# Question: The Las Vegas Valley Water District LVVWD is a not for profit

The Las Vegas Valley Water District (LVVWD) is a not-for-profit agency that began providing water to the Las Vegas Valley in 1954. The District helped build the city's water delivery system and now provides water to more than one million people in Southern Nevada. District water rates are regulated by law and can cover only the costs of water delivery, maintenance, and facilities. District water rates are based on a four-tier system to encourage conservation. The first tier represents indoor usage for most residential customers. Rate for remaining tiers becomes increasingly higher with the amount of water usage.
To document the deadweight loss from monopoly problem, allow the monthly market supply and demand conditions for water in the Las Vegas Water District to be:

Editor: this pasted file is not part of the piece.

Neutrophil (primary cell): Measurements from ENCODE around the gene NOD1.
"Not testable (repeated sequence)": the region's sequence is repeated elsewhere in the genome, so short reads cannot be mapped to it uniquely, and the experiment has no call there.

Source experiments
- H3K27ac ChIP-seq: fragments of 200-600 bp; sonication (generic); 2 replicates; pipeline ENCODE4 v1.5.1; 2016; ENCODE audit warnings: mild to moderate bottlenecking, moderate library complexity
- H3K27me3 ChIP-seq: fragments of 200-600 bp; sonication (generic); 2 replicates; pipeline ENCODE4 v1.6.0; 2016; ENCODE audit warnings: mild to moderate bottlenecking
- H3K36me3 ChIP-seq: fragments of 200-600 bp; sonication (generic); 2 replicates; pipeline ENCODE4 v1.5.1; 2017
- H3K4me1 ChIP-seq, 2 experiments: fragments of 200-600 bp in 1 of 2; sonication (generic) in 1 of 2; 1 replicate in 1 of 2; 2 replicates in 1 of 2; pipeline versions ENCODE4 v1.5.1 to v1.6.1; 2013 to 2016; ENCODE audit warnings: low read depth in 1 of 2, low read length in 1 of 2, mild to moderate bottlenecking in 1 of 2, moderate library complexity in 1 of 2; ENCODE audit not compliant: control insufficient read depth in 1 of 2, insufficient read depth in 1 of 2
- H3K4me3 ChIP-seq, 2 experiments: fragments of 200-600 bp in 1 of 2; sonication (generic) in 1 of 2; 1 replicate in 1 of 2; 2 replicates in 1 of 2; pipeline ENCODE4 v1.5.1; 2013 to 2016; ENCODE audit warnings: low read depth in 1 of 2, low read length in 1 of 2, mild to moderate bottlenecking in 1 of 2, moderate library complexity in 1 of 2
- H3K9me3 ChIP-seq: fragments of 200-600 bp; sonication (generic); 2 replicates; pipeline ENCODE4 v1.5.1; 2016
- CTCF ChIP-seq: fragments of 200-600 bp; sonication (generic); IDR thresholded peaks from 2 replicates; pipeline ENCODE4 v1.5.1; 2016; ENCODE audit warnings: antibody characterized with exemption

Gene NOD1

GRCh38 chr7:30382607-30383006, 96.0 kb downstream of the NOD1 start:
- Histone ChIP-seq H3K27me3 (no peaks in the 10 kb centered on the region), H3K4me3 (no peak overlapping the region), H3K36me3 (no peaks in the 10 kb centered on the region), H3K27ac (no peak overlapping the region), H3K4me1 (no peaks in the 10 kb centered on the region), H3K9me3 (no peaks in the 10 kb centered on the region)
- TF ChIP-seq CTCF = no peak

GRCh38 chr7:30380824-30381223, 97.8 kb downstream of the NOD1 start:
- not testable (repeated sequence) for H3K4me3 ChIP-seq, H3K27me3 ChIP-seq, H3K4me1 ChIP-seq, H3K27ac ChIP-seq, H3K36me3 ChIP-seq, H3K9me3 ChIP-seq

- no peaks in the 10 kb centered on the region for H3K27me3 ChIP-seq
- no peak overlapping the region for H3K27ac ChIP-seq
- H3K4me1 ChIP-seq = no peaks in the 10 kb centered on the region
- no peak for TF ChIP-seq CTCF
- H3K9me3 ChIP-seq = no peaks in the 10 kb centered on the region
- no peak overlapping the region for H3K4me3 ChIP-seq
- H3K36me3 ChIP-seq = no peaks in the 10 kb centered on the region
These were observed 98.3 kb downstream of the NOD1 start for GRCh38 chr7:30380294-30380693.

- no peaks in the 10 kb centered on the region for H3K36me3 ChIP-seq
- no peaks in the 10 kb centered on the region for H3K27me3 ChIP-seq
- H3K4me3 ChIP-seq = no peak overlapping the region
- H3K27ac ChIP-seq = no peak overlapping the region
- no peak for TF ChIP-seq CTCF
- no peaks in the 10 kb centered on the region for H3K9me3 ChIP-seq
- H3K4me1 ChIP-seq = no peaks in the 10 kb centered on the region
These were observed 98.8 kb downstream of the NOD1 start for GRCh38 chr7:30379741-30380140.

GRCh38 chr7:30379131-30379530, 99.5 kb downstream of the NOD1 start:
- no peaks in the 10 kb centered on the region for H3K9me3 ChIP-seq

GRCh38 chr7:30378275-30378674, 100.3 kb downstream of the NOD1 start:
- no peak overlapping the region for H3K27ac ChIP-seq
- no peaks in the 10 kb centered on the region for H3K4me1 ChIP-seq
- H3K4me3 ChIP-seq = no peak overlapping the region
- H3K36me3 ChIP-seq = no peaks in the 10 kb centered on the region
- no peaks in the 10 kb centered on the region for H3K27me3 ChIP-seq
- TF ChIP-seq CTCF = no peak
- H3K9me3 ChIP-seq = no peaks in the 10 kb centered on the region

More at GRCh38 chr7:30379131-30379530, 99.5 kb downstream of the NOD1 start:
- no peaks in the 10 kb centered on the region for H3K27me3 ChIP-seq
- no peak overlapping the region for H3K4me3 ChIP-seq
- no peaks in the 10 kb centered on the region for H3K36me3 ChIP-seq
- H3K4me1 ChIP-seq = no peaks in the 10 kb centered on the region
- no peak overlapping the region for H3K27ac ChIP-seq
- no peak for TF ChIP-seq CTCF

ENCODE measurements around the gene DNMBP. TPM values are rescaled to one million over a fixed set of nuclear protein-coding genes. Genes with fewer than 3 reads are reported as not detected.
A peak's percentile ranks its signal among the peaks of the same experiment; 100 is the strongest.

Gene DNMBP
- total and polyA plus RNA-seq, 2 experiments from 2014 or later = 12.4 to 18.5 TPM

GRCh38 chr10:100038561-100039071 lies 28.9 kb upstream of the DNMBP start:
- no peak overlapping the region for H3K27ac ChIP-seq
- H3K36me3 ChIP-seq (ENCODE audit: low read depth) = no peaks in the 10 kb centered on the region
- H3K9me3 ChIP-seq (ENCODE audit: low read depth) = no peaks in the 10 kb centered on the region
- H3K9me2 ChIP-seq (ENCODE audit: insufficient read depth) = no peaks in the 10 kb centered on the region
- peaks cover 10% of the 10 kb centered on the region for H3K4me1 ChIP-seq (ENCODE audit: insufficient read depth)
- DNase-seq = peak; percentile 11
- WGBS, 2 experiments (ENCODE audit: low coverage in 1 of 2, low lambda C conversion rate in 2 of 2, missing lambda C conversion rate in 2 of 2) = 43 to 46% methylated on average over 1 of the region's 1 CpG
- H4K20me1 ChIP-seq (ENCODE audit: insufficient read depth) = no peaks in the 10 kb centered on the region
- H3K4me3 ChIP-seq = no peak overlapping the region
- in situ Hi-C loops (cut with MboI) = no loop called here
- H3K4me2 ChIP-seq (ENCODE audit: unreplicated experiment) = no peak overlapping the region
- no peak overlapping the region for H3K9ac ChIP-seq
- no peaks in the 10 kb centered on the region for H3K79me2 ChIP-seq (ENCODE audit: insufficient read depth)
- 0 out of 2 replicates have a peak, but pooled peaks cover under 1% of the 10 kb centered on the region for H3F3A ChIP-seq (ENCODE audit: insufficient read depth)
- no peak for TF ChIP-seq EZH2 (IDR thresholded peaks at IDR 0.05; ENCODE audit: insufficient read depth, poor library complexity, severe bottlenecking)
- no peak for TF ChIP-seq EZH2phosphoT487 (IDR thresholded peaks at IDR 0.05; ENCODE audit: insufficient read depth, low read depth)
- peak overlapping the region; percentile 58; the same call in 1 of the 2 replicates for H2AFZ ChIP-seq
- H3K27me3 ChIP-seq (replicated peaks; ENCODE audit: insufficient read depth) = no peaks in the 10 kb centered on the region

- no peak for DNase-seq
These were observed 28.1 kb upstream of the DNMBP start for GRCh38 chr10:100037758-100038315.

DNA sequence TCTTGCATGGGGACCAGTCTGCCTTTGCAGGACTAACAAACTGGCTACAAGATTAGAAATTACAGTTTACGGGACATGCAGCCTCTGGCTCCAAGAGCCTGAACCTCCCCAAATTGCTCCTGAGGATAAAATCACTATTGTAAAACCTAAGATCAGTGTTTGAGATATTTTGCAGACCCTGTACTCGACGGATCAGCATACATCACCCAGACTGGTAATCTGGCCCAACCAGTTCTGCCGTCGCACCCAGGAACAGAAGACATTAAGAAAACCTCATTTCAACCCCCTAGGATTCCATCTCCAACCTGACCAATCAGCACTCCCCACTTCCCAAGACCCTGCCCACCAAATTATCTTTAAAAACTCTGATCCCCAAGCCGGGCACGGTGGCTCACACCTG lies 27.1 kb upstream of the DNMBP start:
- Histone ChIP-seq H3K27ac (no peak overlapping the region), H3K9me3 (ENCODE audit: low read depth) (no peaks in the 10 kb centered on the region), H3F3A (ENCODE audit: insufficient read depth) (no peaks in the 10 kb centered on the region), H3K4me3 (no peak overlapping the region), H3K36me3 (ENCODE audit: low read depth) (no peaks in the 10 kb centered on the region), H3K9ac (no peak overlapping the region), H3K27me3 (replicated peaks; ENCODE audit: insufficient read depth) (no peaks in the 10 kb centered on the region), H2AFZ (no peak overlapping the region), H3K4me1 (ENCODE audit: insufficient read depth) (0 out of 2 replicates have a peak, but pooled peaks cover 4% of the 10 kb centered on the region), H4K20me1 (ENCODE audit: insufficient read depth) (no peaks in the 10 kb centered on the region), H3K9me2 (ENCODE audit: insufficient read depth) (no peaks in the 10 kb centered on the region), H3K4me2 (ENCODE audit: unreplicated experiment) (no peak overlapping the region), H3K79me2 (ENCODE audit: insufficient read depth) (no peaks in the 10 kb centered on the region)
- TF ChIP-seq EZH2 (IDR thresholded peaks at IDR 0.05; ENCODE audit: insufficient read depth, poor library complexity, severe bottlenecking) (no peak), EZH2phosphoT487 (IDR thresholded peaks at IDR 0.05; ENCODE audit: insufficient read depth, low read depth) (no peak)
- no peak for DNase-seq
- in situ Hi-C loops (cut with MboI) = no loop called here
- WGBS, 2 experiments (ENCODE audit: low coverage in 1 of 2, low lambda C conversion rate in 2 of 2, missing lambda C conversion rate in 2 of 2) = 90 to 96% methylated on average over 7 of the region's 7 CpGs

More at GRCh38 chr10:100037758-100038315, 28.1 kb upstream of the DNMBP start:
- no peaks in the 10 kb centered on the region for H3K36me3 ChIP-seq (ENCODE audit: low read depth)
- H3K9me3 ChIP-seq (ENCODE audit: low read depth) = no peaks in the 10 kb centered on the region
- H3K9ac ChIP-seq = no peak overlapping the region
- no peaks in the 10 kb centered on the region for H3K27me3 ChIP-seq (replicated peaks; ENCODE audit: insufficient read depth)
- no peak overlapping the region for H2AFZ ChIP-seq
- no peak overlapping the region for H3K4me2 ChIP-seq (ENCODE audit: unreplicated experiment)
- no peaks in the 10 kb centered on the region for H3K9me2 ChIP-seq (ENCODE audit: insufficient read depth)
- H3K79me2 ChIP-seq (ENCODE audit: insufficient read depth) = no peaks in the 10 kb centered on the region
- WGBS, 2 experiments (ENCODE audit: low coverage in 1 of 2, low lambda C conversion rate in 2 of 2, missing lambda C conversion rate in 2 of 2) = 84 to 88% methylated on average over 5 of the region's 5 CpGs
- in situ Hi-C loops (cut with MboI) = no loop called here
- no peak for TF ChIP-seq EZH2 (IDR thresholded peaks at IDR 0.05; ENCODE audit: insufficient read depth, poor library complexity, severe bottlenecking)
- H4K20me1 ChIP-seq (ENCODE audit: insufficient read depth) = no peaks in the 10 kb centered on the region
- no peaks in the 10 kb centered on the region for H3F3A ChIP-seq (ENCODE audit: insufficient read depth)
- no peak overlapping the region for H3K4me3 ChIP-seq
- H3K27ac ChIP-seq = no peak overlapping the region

QS = 10P (Market Supply)
QD = 120 - 40P (Market Demand)
Where Q is water and P is the market price of water. Water is sold in units of one thousand gallons, so a \$2 price implies a user cost of 0.2 cents per gallon. Water demand and supply relations are expressed in terms of millions of units.
A. Graph and calculate the equilibrium price/output solution. How much consumer surplus, producer surplus, and social welfare is produced at this activity level?
B. Use the graph to help you calculate the quantity demanded and quantity supplied if the market is run by a profit-maximizing monopolist. (Note: If monopoly market demand is P = \$3 - \$0.025Q, then the monopolistâ€™s MR = \$3 - \$0.05Q)
C. Use the graph to help you determine the deadweight loss for consumers and the producer if LVVWD is run as an unregulated profit-maximizing monopoly.
D. Use the graph to help you ascertain the amount of consumer surplus transferred to producers following a change from a competitive market to a monopoly market. How much is the net gain in producer surplus?

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